"Amami Miso" Salt concentration is about 5-7%. There are “white miso” that can be eaten in the Kansai region and “Edo sweet miso” that is traditional in Tokyo. In the Kansai region, there is a culture of eating zoni made with white miso on New Year's.

"Sweet Miso" Salt concentration is about 7-11%. Most miso on the market is classified as sweet miso. There is a wide range of sweets, from literally sweet to sweet and salty.

"Spicy miso" salt concentration is about 11-13%. It is the most salty and has a clean taste, and was once the mainstream miso. Today, it is mainly produced in the northern regions.

Recently, there is a tendency to prefer sweet miso that uses a lot of koji, but sweet miso is just the right amount to dip into ingredients and eat as it is, while dry miso has a high salt concentration and is easy to decide the taste, so it is suitable for cooking. It's delicious when you use it.

・Color difference

It is easy to see that they are classified by color. The color of miso is classified into ``white'', ``light color'' and ``red''. This color varies depending on various conditions such as the variety of soybeans used as raw materials, the difference in the heating method of boiling or steaming the soybeans, the amount of koji, the temperature control during the fermentation and aging process, and whether or not to mix in the middle. However, basically, if the aging period is short, it will turn white, and as it ages, it will turn pale and red, and if it is aged for a long time, it will turn black.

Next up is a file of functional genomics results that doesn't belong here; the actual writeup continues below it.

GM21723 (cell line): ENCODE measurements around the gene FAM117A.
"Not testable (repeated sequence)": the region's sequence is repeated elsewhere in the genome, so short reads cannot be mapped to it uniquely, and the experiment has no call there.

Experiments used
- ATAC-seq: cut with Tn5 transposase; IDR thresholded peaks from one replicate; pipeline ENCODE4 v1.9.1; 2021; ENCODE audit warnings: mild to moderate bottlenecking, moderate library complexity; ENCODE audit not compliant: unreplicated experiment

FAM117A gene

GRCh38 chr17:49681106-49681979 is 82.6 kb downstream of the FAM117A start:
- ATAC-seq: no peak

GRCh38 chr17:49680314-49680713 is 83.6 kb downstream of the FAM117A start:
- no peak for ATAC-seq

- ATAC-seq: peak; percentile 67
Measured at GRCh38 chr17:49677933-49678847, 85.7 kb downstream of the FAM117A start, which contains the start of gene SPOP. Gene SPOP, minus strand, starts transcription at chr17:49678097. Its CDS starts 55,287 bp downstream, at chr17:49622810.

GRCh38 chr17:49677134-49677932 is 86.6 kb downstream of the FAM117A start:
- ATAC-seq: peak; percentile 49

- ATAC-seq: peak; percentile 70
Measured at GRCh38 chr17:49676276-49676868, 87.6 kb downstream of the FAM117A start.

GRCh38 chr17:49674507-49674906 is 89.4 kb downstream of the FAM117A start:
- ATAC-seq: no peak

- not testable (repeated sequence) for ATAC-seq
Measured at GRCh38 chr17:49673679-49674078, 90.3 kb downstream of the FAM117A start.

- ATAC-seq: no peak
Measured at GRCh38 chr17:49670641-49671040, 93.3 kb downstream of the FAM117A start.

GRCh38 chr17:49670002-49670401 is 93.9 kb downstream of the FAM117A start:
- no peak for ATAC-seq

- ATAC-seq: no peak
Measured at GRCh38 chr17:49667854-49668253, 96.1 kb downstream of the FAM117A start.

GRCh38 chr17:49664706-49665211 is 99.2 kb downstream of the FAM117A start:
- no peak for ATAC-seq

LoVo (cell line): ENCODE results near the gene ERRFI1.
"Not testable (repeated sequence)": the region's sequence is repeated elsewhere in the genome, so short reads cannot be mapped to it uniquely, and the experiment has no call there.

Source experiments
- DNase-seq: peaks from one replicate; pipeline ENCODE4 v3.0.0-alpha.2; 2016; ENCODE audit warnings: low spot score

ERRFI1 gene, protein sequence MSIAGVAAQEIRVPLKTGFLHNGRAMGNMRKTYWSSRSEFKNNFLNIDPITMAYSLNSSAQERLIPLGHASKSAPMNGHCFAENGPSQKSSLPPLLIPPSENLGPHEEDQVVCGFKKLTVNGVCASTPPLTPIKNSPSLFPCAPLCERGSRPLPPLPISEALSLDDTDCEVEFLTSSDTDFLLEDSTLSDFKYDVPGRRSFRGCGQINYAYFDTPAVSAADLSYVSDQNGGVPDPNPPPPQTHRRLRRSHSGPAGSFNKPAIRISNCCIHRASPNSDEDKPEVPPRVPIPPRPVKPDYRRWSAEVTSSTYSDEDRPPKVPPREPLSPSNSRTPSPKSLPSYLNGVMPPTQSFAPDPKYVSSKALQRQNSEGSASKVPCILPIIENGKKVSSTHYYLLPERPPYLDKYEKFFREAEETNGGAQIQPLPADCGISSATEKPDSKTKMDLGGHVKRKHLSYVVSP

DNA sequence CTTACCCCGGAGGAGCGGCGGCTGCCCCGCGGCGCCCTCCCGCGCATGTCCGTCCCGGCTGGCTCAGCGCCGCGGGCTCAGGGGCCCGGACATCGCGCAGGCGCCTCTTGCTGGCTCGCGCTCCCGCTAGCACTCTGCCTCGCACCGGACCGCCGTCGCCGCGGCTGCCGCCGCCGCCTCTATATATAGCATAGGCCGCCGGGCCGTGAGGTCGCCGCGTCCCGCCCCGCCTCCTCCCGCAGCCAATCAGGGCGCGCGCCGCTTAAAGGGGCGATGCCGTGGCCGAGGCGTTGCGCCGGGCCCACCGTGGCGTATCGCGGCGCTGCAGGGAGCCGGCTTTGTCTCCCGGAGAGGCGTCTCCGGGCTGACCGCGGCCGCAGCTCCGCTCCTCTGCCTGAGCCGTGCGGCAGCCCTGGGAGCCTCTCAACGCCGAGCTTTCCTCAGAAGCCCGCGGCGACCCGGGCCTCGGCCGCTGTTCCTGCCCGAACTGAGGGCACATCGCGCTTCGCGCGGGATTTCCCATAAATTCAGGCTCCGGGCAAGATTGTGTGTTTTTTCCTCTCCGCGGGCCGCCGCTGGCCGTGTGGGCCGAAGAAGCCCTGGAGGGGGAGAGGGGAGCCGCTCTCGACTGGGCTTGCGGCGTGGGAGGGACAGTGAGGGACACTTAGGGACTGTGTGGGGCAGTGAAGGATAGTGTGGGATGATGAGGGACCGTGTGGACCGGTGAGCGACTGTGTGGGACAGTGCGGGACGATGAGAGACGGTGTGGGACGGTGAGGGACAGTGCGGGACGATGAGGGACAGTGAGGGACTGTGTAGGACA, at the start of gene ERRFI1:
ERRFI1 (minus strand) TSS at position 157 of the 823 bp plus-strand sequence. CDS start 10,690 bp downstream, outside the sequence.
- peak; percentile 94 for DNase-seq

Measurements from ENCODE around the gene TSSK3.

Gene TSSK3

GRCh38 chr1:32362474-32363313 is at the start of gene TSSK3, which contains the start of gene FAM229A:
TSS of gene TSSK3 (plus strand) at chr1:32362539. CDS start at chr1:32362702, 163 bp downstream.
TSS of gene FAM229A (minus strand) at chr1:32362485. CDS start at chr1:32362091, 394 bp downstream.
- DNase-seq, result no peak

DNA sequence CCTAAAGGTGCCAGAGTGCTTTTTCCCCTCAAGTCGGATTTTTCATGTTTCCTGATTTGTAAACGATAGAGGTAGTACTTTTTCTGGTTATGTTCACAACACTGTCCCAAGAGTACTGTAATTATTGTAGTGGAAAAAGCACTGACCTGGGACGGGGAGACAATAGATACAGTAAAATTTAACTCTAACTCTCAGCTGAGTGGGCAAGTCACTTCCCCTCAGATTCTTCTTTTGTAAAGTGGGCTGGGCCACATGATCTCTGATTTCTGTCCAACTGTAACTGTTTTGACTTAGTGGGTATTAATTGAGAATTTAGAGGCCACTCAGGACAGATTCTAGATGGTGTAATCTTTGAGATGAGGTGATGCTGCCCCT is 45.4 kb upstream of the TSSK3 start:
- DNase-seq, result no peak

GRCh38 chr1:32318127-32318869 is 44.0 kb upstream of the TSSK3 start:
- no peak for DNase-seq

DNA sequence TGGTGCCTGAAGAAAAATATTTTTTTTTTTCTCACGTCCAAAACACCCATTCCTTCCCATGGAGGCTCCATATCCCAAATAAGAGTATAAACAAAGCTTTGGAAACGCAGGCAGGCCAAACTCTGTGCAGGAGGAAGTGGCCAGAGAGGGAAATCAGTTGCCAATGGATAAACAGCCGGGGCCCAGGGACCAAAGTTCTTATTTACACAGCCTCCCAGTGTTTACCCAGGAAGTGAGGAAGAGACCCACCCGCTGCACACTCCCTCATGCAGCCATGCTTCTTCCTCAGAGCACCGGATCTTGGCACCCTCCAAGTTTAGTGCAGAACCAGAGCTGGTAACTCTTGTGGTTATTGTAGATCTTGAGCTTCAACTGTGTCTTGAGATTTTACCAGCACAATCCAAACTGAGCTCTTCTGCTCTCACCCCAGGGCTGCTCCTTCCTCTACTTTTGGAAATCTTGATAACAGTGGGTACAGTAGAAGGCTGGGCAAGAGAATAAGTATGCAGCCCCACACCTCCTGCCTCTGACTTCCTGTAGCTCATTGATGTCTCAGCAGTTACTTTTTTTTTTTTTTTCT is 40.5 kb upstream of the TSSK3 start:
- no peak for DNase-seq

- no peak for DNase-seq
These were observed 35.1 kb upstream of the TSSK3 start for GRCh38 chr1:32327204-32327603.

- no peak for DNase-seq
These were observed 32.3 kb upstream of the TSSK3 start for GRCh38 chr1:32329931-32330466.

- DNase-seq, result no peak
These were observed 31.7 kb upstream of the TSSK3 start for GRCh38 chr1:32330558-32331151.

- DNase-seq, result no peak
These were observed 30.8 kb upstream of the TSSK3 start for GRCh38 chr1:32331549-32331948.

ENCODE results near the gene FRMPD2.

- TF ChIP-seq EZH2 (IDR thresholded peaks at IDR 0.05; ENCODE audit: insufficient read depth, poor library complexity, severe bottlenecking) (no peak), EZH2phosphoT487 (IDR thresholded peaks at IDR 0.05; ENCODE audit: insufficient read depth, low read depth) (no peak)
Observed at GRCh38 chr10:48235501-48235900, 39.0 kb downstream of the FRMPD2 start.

"White miso" maturation period about 1 month. White miso, which has a strong sweetness, is common, but there are also products with a high salt content.

"Light color miso" maturation period is about 4-8 months. It is a bright yellow miso that is distributed nationwide. It's a recent mainstream, and it's almost always displayed in the supermarket.

"Red miso" matured for 1 year or more. It is characterized by its dark color, and some of them are close to black. It is classified into rice miso, barley miso, and soybean miso, which are aged for a long time.

By the way, dark-colored miso tends to be thought to have a strong taste and high salt content, but dark color does not mean high salt concentration. When choosing miso, pay attention not only to its appearance, but also to the amount of salt on the ingredients list.

MISOVATION's Commitment to Miso

At MISOVATION, we partner with miso breweries all over Japan on a monthly basis and use carefully selected miso that uses traditional methods such as "natural brewing", "wooden barrel brewing", and "non-heating method".